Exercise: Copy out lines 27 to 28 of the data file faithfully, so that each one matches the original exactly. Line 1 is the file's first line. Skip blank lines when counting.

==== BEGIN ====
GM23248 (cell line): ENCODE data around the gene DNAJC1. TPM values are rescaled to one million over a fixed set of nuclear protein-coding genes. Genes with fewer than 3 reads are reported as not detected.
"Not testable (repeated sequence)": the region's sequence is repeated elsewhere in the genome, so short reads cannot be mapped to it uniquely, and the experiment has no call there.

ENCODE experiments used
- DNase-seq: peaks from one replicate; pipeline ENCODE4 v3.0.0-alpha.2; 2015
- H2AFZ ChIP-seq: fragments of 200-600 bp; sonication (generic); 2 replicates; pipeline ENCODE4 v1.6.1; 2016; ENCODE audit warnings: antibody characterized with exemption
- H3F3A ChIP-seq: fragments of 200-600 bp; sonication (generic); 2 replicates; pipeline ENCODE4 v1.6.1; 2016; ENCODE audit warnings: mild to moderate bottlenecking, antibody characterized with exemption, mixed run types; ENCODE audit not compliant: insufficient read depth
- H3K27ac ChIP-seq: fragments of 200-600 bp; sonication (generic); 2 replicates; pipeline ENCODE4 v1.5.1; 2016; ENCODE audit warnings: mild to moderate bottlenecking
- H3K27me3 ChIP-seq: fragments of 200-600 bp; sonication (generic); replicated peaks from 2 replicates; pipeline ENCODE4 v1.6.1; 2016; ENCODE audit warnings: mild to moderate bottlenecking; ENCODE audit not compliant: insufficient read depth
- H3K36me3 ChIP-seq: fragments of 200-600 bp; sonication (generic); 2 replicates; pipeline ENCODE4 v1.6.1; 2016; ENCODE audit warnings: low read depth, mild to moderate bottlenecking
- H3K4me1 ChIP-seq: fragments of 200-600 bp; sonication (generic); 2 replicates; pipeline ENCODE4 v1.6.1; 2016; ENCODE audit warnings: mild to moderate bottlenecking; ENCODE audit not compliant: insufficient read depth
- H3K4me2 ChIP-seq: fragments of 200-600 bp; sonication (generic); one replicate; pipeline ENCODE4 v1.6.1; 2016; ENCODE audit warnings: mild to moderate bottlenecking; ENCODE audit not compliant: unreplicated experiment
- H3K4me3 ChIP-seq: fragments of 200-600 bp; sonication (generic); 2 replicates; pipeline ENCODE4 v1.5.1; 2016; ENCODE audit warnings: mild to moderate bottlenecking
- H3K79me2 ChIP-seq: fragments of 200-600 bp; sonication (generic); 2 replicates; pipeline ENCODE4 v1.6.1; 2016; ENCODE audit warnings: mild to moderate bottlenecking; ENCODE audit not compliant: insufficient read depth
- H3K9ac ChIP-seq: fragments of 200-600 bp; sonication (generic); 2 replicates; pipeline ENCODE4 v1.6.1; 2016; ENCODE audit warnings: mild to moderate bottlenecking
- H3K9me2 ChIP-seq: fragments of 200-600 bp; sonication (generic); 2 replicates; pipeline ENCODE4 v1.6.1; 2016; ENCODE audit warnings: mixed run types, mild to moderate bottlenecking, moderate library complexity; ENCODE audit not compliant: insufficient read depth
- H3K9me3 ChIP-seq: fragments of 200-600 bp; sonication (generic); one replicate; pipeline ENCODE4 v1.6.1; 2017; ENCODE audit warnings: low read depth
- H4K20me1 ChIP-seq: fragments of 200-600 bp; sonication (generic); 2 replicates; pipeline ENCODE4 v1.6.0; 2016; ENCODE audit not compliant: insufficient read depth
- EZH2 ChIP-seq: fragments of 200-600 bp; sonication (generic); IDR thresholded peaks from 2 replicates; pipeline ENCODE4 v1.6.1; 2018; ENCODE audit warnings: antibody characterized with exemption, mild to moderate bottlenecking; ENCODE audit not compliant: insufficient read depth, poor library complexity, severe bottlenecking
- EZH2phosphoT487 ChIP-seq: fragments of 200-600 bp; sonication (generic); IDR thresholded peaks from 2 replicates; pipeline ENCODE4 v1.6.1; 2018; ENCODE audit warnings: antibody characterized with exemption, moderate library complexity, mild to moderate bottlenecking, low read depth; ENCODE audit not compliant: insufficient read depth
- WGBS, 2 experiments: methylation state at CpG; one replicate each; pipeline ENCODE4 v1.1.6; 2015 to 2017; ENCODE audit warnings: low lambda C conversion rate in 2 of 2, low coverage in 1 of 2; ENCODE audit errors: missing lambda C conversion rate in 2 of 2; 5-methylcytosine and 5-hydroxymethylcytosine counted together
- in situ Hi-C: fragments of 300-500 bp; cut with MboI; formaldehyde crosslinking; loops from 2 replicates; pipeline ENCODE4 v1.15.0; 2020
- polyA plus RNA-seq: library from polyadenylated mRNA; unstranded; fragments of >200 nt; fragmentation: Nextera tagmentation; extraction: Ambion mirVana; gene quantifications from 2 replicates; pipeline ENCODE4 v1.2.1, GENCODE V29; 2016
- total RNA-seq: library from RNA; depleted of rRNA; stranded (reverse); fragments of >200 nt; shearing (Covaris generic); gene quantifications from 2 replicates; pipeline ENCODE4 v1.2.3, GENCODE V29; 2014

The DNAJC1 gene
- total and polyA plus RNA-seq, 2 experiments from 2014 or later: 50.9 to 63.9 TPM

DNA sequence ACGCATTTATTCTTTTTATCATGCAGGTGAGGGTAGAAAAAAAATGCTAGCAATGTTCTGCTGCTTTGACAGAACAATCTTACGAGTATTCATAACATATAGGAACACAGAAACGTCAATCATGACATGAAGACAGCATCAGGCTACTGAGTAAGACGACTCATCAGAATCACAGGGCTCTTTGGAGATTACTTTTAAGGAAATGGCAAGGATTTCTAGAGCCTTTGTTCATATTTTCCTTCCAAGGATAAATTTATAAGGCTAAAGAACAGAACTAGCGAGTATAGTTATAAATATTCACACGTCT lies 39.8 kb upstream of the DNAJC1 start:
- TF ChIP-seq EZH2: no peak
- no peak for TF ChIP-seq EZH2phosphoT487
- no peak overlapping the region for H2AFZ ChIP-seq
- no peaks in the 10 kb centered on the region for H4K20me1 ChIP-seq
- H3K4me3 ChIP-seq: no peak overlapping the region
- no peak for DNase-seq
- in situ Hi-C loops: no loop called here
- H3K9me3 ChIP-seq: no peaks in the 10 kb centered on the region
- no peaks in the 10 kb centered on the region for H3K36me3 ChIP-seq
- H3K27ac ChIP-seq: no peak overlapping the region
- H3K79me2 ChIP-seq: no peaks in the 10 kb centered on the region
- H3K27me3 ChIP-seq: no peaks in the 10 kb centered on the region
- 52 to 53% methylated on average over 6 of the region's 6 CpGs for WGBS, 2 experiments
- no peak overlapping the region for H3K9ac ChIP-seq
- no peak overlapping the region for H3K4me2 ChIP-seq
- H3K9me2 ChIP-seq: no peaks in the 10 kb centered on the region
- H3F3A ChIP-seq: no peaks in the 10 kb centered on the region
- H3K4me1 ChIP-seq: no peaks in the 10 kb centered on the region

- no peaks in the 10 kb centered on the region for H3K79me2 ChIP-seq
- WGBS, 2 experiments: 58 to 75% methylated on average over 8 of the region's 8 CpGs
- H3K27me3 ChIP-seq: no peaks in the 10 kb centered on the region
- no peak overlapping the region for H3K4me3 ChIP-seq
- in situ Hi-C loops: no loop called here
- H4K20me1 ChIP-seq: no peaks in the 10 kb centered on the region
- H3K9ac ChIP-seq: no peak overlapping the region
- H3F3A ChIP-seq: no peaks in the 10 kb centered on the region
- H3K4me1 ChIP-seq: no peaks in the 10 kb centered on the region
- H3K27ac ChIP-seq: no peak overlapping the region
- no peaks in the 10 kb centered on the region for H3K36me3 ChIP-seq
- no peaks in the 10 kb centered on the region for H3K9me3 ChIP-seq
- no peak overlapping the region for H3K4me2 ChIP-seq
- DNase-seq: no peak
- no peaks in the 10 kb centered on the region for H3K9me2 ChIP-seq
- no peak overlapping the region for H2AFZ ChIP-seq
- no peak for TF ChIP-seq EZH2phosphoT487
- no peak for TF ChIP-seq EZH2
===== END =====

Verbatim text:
- TF ChIP-seq EZH2: no peak
- no peak for TF ChIP-seq EZH2phosphoT487